Please help me figure out the steps to solving this problem?

#4/sqrt2+2/sqrt3#

1 Answer
Feb 10, 2018

Answer:

#(2(3sqrt(2) + sqrt(3)))/3#

Explanation:

The first thing that you need to do here is to get rid of the two radical terms from the denominators.

To do that, you must rationalize the denominator by multiplying each radical term by itself.

So what you do is you take the first fraction and multiply it by #1 = sqrt(2)/sqrt(2)# in order to keep its value the same. This will get you

#4/sqrt(2) * sqrt(2)/sqrt(2) = (4 * sqrt(2))/(sqrt(2) * sqrt(2))#

Since you know that

#sqrt(2) * sqrt(2) = sqrt(2 * 2) = sqrt(4) = sqrt(2^2) = 2#

you can rewrite the fraction like this

#(4 * sqrt(2))/(sqrt(2) * sqrt(2)) = (4 * sqrt(2))/2 = 2sqrt(2)#

Now do the same for the second fraction, only this time, multiply it by #1 = sqrt(3)/sqrt(3)#. You will get

#2/sqrt(3) * sqrt(3)/sqrt(3) = (2 * sqrt(3))/(sqrt(3) * sqrt(3))#

Since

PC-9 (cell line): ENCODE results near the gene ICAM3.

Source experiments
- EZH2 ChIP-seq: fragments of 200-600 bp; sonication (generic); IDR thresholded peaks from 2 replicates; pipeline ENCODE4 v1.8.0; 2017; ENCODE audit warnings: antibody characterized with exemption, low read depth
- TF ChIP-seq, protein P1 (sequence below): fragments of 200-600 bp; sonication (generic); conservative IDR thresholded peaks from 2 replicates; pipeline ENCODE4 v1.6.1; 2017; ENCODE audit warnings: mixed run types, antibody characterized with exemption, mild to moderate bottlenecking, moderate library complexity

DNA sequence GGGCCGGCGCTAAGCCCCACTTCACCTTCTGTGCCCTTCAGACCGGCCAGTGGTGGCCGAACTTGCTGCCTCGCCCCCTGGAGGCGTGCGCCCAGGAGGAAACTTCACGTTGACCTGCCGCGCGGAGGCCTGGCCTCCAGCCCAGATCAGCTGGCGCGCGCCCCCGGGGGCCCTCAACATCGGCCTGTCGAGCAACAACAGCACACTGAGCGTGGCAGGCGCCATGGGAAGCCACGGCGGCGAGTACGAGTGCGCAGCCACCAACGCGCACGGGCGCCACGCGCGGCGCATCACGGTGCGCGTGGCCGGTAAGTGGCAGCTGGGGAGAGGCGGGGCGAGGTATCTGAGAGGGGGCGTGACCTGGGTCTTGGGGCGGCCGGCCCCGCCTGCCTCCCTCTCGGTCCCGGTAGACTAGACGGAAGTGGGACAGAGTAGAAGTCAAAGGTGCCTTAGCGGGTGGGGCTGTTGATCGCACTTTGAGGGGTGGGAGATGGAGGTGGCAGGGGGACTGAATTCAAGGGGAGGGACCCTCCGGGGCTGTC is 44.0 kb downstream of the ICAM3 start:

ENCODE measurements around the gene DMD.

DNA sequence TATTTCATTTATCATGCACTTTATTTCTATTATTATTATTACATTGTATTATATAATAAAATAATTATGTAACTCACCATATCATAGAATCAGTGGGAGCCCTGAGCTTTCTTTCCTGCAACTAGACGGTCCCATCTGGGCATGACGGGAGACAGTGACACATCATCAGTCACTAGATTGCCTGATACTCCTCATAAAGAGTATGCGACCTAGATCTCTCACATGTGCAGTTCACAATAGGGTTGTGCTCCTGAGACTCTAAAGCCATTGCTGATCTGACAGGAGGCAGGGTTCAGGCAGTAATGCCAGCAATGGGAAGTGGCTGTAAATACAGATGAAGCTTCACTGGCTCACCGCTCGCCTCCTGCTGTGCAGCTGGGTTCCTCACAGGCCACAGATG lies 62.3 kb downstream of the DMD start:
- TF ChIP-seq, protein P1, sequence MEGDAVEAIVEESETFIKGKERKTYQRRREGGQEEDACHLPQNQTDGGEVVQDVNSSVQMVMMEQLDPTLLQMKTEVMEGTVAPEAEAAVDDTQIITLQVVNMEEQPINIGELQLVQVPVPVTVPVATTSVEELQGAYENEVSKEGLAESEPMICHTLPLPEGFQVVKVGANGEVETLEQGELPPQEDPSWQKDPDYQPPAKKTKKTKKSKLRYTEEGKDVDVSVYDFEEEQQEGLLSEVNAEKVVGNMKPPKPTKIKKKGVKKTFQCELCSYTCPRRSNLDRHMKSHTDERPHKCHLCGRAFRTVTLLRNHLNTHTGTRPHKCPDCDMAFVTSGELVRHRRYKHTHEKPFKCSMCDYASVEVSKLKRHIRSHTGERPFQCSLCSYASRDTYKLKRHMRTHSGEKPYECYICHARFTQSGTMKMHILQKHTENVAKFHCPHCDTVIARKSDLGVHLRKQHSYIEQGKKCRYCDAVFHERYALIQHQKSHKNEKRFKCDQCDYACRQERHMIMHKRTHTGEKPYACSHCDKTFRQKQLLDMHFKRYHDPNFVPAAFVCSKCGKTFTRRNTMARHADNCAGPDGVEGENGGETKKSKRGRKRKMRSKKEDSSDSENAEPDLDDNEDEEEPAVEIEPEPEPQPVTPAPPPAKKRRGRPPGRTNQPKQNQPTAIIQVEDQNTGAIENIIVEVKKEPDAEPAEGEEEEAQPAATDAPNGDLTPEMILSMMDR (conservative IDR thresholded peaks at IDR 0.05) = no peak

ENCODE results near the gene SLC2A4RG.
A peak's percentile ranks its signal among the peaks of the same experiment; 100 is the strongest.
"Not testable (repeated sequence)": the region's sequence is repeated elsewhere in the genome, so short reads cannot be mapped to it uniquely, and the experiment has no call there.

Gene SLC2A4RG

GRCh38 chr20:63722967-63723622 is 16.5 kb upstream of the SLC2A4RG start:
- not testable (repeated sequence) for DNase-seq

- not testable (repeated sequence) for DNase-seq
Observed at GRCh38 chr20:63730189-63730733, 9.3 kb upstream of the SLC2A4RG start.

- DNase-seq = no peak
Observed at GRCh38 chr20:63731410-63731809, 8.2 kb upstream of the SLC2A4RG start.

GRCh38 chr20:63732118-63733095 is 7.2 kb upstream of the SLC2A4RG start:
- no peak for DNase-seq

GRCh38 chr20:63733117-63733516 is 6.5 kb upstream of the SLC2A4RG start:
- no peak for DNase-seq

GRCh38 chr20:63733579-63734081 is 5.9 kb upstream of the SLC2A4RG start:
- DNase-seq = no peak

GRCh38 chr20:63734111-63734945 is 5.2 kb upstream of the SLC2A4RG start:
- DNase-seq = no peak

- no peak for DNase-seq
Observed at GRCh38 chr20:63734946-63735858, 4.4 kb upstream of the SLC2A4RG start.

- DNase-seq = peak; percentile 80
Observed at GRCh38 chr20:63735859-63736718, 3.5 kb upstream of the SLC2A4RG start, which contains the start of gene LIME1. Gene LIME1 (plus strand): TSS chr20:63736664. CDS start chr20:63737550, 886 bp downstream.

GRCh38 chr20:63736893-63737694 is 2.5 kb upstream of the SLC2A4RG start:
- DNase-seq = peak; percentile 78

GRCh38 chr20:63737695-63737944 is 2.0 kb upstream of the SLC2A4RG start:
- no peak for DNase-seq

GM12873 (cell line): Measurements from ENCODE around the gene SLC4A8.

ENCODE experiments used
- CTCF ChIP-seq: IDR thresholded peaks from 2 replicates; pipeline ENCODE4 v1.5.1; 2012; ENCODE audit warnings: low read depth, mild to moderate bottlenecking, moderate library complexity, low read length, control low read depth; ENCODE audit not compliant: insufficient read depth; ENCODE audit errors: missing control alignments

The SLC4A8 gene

#sqrt(3) * sqrt(3) = sqrt(3^2) = 3#

you will have

#(2 * sqrt(3))/(sqrt(3) * sqrt(3)) = (2 * sqrt(3))/3#

This means that the original expression is now equivalent to

#4/sqrt(2) + 2/sqrt(3) = 2sqrt(2) + (2sqrt(3))/3#

Next, multiply the first term by #1 = 3/3# to get

#2sqrt(2) * 3/3 + (2sqrt(3))/3 = (6sqrt(2))/3 + (2sqrt(3))/3#

The two fractions have the same denominator, so you can add their numerators to get

#(6sqrt(2))/3 + (2sqrt(3))/3 = (6sqrt(2) + 2sqrt(3))/3#

Finally, you can use #2# as a common factor here to rewrite the fraction as

#(6sqrt(2) + 2sqrt(3))/3 = (2(3sqrt(2) + sqrt(3)))/3#

And there you have it

#4/sqrt(2) + 2/sqrt(3) = (2(3sqrt(2) + sqrt(3)))/3#